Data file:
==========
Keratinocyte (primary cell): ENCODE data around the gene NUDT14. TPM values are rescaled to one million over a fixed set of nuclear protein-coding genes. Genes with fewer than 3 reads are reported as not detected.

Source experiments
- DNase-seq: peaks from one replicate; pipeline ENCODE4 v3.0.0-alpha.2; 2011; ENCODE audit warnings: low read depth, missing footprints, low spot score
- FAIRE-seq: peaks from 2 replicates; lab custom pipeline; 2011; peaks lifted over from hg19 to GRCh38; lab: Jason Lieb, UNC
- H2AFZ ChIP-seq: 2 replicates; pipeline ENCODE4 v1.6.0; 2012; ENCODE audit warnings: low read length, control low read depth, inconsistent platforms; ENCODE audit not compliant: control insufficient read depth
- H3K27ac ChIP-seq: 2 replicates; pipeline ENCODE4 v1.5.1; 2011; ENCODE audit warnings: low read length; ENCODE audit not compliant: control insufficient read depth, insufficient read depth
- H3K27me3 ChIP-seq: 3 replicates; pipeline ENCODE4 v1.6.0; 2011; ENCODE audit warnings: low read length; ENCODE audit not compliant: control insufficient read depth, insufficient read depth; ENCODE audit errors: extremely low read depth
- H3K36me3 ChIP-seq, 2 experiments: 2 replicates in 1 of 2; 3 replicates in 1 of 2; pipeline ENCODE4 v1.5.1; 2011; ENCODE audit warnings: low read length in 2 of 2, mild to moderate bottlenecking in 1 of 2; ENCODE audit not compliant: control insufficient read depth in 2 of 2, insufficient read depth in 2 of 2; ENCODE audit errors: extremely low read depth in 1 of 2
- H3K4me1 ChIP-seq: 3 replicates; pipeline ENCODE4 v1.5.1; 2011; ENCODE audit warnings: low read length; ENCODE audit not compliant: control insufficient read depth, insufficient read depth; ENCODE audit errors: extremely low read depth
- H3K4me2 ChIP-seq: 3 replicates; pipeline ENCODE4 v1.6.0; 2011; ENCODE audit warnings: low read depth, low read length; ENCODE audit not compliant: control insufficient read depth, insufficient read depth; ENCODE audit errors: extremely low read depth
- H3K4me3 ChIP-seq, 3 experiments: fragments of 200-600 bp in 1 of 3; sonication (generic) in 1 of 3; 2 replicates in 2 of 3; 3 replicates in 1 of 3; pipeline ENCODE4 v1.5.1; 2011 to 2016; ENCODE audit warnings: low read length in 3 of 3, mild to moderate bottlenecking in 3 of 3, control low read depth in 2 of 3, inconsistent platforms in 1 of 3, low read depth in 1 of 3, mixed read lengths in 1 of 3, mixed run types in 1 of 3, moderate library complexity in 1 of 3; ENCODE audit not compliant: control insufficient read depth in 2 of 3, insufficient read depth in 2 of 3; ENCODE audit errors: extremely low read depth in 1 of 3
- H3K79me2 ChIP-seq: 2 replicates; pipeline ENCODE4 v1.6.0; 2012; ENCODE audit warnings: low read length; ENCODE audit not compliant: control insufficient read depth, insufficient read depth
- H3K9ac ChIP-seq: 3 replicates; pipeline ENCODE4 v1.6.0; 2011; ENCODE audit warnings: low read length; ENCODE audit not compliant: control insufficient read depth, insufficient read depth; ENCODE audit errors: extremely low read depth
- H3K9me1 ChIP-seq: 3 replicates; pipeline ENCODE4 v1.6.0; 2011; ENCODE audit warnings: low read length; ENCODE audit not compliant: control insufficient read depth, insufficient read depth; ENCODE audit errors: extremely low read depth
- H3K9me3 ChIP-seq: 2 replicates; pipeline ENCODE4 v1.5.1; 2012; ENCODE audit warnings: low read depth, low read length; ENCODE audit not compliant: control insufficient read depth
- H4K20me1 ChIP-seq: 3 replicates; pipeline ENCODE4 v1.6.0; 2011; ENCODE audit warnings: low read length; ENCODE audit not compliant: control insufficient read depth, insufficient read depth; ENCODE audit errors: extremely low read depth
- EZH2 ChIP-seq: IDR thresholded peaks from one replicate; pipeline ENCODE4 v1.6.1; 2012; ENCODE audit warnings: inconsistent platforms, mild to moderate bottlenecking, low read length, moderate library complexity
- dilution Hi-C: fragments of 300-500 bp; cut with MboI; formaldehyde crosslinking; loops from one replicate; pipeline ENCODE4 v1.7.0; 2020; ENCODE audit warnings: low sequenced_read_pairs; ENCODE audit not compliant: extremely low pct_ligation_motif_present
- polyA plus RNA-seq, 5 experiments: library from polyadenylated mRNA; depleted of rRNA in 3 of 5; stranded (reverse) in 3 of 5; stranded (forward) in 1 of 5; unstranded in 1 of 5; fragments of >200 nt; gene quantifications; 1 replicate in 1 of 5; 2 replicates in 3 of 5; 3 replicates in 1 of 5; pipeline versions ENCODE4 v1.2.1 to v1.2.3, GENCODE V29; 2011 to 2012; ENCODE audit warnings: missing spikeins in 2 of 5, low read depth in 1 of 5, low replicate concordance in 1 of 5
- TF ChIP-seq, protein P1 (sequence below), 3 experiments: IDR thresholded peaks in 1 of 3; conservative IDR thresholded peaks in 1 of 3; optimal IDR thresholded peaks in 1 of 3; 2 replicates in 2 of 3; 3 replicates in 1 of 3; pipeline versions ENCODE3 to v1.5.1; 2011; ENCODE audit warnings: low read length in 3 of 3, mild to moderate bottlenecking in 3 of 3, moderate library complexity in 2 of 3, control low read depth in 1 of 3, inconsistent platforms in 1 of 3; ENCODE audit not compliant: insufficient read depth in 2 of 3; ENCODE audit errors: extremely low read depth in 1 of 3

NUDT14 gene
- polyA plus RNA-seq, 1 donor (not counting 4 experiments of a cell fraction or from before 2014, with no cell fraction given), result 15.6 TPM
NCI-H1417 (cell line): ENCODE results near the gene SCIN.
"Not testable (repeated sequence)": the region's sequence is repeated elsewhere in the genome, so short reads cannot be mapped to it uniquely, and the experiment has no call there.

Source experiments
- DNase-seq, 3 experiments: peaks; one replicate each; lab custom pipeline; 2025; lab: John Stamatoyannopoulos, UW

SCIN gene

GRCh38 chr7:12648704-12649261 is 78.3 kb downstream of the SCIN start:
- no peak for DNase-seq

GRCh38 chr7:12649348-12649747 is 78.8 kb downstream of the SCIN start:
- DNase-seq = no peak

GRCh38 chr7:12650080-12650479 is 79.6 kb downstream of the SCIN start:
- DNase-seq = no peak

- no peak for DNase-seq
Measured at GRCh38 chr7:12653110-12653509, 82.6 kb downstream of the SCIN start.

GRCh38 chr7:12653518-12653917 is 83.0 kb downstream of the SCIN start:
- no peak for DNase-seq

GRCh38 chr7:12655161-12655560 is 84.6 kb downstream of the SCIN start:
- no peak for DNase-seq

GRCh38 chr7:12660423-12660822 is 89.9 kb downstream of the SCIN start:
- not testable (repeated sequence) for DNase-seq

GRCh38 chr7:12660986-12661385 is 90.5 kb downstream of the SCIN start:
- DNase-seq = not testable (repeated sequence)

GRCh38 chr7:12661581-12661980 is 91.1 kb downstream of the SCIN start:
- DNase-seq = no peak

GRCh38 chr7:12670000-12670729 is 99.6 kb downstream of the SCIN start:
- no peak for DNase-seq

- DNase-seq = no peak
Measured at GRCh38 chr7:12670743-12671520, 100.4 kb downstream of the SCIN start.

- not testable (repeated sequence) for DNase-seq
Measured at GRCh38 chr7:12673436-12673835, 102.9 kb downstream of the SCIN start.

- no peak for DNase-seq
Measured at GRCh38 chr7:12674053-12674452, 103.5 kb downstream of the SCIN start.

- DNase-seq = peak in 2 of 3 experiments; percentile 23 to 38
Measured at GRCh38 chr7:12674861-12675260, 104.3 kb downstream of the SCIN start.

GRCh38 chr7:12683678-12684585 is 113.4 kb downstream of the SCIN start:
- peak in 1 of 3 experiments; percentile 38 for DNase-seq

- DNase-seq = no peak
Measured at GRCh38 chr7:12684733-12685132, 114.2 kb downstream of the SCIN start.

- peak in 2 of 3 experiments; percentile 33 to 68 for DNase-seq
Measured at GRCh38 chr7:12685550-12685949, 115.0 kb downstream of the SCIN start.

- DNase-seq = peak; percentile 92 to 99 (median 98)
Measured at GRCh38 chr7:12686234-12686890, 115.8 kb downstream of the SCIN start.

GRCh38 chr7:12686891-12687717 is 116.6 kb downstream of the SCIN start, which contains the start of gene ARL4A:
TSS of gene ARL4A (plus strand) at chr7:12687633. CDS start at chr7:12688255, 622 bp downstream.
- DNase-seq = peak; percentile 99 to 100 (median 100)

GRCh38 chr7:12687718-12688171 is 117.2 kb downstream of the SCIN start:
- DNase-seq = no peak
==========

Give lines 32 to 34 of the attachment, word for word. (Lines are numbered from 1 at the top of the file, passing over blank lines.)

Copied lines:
GRCh38 chr7:12650080-12650479 is 79.6 kb downstream of the SCIN start:
- DNase-seq = no peak

- no peak for DNase-seq